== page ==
Relatives waited anxiously for a Florida jury huddled for a second day on Saturday to decide the fate of George Zimmerman in the shooting death of unarmed black teenager Trayvon Martin in a murder trial that has sparked debate over race and gun violence.
The panel of six women, sequestered since the trial began last month, is deciding among second-degree murder, manslaughter or acquittal for Zimmerman, who says he shot the teen in self-defense.
Zimmerman, 29, claimed Martin attacked him on the rainy night of Feb. 26, 2012, in the central Florida town of Sanford, where Zimmerman was a neighborhood watch coordinator in his gated community.
Prosecutors contend Zimmerman was a "wannabe cop" who tracked down the teenager, who was visiting the home of his father's fiancee, and shot him without justification.
Ronald Fulton, Martin's wheelchair-bound uncle who was close to the slain 17-year-old, said on Saturday that waiting for a verdict was one of the hardest things to do.
"It's like everybody wants to know the next step of what's happening, and that's why it's so tense," the 50-year-old Fulton told Reuters in a phone interview from his Miami home.
"If he is acquitted ... what would be the recourse from that?" Fulton asked. "These things are weighing on me heavily."
The jury, which must reach a unanimous verdict, heard 12 days of testimony and two days of closing arguments under Seminole County Judge Debra Nelson.
The panel deliberated more than three hours on Friday and began again on Saturday morning. On Friday, the jurors asked the judge for a full inventory of evidence in the case.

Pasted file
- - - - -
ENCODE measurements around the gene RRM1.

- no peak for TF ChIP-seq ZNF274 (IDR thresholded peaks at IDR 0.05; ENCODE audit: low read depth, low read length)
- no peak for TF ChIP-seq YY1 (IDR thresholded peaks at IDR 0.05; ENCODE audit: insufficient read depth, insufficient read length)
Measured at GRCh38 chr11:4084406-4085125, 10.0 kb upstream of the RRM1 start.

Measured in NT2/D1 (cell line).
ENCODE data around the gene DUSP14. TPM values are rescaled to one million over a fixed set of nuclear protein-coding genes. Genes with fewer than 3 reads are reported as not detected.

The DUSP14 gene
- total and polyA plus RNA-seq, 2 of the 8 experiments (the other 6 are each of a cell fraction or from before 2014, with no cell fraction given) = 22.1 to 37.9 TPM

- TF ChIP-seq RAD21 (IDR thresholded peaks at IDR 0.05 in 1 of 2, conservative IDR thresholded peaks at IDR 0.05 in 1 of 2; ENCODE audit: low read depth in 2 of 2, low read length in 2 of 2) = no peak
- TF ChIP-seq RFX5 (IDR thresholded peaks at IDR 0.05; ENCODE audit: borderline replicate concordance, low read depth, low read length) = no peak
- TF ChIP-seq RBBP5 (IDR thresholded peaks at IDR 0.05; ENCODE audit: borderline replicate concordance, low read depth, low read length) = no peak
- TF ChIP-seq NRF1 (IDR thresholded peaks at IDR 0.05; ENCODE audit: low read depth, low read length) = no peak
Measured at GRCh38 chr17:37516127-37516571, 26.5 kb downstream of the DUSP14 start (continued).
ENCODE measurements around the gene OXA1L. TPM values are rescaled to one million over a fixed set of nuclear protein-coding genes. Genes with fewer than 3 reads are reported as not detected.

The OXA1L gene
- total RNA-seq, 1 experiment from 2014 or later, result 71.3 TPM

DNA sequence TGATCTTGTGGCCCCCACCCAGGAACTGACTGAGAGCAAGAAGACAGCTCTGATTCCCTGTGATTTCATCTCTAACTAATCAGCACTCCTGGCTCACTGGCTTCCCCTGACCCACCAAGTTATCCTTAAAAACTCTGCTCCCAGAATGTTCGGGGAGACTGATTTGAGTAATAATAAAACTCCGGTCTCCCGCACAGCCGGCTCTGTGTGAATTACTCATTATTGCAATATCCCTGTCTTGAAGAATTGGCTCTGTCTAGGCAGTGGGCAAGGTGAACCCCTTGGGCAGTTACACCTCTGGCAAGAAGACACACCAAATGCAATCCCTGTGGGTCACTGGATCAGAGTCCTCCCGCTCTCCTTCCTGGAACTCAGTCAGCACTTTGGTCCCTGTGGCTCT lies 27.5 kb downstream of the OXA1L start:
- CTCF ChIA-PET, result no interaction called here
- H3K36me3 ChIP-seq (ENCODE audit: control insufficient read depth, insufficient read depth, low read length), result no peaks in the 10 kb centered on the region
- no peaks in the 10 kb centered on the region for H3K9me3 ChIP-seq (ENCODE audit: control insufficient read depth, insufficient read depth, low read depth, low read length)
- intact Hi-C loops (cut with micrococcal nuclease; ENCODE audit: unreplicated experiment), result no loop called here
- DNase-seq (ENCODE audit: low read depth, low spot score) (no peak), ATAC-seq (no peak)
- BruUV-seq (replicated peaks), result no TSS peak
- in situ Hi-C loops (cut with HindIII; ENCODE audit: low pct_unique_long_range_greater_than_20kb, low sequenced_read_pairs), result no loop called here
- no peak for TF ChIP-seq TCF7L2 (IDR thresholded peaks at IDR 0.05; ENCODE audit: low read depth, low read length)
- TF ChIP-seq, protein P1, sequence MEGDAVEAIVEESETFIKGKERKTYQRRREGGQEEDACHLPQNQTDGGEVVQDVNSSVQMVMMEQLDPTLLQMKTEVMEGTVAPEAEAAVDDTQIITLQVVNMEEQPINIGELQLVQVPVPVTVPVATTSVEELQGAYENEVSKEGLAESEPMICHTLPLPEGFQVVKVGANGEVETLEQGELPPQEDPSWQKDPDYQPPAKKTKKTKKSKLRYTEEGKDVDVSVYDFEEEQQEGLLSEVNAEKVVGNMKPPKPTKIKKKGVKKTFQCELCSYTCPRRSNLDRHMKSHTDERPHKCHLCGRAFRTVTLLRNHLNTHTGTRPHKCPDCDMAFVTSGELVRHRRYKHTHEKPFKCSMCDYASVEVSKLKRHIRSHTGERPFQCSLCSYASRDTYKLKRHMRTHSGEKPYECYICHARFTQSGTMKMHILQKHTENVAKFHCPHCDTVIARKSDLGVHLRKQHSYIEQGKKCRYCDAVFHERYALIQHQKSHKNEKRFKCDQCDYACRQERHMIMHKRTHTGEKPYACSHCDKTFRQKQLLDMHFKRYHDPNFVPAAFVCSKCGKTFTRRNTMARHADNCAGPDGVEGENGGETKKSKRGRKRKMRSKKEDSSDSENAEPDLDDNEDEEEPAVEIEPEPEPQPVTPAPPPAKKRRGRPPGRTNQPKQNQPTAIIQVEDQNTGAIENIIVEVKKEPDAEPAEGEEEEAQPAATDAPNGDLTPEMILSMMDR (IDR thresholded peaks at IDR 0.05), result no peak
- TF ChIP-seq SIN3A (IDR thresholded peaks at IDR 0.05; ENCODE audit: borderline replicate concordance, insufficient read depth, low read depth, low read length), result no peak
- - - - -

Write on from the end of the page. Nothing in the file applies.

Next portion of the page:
JURY HARD AT WORK
David Weinstein, a Miami-based defense attorney and former prosecutor, said it was too early in the deliberations to think the jury was doing anything other than taking its job seriously.
"This was not a simple one- or two-day trial," he said. "The fact that there have been no questions (about the case) means that they are still actively deliberating and that their discussions are productive."
The judge said she will allow the jurors to set their own working hours. The six women worked through lunch on Saturday.
To convict Zimmerman of second-degree murder, which could lead to a sentence of life in prison, the jury must find he acted with ill will, spite or hatred.
The jury could opt for manslaughter, which has a lesser burden of culpable negligence and carries a prison sentence of up to 30 years.
Zimmerman's family appealed for calm, whatever the verdict, saying they had complete trust in the U.S. justice system.
"As we await a verdict, we will remain hopeful and ask for the public to remain peaceful no matter the outcome," they said in a statement on Friday to CNN. "The judicial system has run its course, pray for justice, pray for peace, pray for our country."
The case started on the night in February when Zimmerman called police to report a suspicious person, who was Martin, and a fight broke out between the two.
Zimmerman suffered several head injuries in the tussle, which ended when he shot Martin once through the heart with a Kel Tec 9 mm pistol fully loaded with hollow-point bullets.
Police initially declined to arrest Zimmerman, believing his account of self-defense. That provoked demonstrations, which spread nationwide, accusing Zimmerman of racial profiling and demanding his arrest. He was charged with second-degree murder 45 days after the shooting.
The case drew the attention of President Barack Obama, who said, "If I had a son, he'd look like Trayvon."
Local Sanford police said they did not expect violence after the verdict but were prepared for any eventuality.